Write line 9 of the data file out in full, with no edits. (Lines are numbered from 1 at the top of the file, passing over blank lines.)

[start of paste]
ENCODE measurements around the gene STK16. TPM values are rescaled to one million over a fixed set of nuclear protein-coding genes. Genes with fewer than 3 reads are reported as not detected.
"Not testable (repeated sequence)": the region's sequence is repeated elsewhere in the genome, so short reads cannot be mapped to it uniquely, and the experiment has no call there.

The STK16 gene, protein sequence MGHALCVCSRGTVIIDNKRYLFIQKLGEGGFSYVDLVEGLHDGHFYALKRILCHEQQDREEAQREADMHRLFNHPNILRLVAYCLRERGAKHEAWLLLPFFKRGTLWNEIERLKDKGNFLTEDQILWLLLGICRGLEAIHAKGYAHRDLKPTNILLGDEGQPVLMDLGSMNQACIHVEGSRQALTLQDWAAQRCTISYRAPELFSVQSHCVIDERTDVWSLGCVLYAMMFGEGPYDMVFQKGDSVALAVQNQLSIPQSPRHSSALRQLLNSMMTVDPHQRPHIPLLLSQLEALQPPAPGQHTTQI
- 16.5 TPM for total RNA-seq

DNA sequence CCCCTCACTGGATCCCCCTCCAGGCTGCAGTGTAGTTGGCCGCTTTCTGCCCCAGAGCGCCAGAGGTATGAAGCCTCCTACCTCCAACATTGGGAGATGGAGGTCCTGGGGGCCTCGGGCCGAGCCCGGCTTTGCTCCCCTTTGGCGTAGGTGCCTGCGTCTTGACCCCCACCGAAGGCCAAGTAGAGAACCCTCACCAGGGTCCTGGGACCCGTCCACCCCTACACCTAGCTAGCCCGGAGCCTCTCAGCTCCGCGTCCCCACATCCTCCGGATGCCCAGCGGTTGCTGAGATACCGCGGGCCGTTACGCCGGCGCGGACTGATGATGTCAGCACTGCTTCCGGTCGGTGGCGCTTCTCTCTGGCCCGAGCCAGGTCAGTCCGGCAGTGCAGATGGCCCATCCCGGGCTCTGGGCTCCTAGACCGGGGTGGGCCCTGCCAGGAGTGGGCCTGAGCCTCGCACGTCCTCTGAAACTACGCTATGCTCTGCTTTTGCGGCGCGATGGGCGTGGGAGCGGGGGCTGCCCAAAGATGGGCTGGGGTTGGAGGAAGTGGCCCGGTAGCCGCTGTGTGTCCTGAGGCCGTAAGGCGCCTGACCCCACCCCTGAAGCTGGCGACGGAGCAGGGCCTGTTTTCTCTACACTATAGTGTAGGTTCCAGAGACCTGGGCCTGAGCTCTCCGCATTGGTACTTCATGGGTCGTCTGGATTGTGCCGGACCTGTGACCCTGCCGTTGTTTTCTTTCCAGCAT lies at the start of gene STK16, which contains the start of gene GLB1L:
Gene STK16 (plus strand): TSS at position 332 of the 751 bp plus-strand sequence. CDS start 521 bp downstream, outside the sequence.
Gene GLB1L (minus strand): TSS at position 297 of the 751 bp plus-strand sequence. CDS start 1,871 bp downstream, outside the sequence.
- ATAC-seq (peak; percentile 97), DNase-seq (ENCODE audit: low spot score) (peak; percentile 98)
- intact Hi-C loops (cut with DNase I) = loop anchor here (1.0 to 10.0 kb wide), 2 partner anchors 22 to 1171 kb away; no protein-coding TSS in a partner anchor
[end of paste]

- intact Hi-C loops (cut with DNase I) = loop anchor here (1.0 to 10.0 kb wide), 2 partner anchors 22 to 1171 kb away; no protein-coding TSS in a partner anchor